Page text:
Arthur led the Royals in assists, setting up 70 goals in 67 games. And, at 6-foot-4 and 200 pounds, he was highly rated by NHL scouts.
No one in this tournament, however, was rated any higher than Regina centre Doug Wickenheiser.
He was the centrepiece of the Pats rebuilding program, one that had them in the Memorial Cup just one year after they posted an 18-47-7 record.
During the offseason, team ownership changed hands, going from a group of local businessmen to the Saskatoon-based Pinder family.
Bob Strumm, a Saskatoon native who had been running the WHL's Billings Bighorns, was hired as the Pats' general manager and he brought in Bryan Murray as head coach. Murray had plenty of coaching experience, but none at the major junior level. (Ironically, Carpenter and Murray were the best of friends, having been in the same physical education class at McGill University and roommates at Montreal's Macdonald College.)
Strumm and Murray put together a team that won the WHL's East Division, with 95 points, an increase of 52 points over the previous season. The Pats went on to win the WHL championship in 18 games.
First to fall was Lethbridge, in four games. Then, the Medicine Hat Tigers (3-1) and Regina (2-2) advanced from a round-robin series that left Brandon (1-3) on the outside looking in.
The Pats then ousted the Tigers in five games and followed that up by winning the championship from the Victoria Cougars in five games.
Wickenheiser was the postseason leader in assists (28) and points (40), while teammate Mike Blaisdell was No. 1 in goals (16).
The Pats could boast of five players who had broken the century mark during the regular season. Wickenheiser won the scoring title with 170 points, including a league-high 89 goals. Also over 100 points were centre Ron Flockhart (130), defenceman Darren Veitch (122), who would play 40 minutes a game, left-winger Brian Varga (118) and Blaisdell, a right winger who had 71 goals and 109 points in 63 games.
Those five players, all of whom were featured on the first power-play unit, scored 282 goals, accounting for 65.8 per cent of the Pats' 429 regular-season goals.
The goaltender was none other than Bart Hunter, who had spent 1978-79 with the Portland Winter Hawks and then was added to Brandon's roster for the 1979 Memorial Cup tournament, where he wound up being selected the most valuable player. He knew all about the pressure of this event.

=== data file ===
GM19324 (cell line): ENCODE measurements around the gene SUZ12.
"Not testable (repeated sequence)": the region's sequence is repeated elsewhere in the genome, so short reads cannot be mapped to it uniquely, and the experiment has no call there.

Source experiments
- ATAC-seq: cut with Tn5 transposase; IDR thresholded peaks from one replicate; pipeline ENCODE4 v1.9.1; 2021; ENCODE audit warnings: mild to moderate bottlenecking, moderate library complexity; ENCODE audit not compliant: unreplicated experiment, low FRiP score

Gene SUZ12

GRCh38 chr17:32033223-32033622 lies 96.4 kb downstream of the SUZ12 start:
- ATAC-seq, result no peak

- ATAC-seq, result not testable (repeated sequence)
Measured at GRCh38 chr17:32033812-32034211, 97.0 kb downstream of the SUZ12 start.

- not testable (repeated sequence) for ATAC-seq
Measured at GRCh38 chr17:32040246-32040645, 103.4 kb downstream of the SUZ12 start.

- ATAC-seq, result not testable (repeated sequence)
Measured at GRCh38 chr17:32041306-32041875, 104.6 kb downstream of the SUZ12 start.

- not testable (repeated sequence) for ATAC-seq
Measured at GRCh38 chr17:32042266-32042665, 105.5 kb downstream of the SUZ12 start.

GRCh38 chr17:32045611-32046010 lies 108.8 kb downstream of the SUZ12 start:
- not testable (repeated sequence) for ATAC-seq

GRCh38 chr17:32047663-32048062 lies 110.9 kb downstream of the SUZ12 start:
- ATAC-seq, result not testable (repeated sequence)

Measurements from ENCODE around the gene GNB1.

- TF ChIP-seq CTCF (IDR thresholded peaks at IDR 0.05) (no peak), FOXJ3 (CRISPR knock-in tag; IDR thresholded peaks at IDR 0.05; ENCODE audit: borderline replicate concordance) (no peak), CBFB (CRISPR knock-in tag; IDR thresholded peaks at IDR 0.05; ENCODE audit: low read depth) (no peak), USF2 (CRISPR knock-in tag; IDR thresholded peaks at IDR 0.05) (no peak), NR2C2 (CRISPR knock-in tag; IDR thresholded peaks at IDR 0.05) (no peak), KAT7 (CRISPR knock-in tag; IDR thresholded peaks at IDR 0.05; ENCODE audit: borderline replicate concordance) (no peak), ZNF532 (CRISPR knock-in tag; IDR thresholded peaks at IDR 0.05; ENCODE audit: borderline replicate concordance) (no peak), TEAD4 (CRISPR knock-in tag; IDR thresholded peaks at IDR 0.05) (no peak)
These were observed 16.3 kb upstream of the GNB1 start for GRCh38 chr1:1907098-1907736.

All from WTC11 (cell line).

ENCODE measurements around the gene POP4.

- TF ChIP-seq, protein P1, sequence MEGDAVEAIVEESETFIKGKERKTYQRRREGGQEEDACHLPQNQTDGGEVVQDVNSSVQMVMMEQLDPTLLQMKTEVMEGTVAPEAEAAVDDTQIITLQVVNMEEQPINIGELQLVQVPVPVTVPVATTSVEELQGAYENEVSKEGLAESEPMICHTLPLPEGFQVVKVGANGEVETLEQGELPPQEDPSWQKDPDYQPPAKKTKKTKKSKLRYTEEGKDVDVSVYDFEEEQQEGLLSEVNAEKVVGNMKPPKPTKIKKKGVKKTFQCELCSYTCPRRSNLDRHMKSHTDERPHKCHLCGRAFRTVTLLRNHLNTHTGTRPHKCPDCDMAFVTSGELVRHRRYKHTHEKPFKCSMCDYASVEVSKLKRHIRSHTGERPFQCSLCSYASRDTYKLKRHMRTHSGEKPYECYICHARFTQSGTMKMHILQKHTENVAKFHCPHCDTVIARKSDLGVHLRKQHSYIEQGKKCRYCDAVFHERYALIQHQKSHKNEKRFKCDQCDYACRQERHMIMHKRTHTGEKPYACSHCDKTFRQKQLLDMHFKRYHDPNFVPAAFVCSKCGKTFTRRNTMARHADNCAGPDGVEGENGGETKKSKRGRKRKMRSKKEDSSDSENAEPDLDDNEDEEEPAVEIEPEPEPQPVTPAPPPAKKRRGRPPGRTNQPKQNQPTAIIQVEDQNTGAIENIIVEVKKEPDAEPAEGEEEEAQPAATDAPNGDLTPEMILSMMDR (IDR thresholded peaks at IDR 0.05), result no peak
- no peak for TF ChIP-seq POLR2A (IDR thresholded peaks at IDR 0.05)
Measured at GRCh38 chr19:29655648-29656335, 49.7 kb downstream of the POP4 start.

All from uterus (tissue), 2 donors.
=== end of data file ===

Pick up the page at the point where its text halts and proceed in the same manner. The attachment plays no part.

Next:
The Pats' foot soldiers included three players who had been with the Royals the previous season -- defencemen John McMillan and Mike Rainville, and right-winger Darren Galley, all of whom had moved west with Murray.
The tournament opened on May 4 in Brandon with the Petes beating the Pats 5-4 in overtime. The game was won when Mark Reeds scored at 3:52 of overtime in front of 4,055 fans.
Gardner, who scored one goal and set up three others, including the winner, was easily the best player on the ice.
The game was won off a faceoff in the Pats zone, one that provided some insight into Keenan the strategist.
With Wickenheiser poised to take the draw for Regina, Keenan chose, at the last minute, to send on the line of Gardner, Hidi and Reeds.
"Gardner's line had been productive all night,” Keenan explained, "and it was an opportunity in the offensive zone in sudden-death overtime. And Wickenheiser hadn't faced Gardner all night, so it was a change.”
Gardner won the draw, pulling it back to Reeds. Veitch failed to move out and block Reeds, whose quick wrist shot beat Hunter.
The Petes had come out looking as though they were going to blow away the Pats. Floyd, Reeds (he had two shots and scored on both of them) and Gardner gave Peterborough a 3-0 first-period lead. And it could have been worse, as the Pats generated only five shots on goal against a tight-checking Petes team. Surprisingly, Hunter was beaten on three of six shots he faced.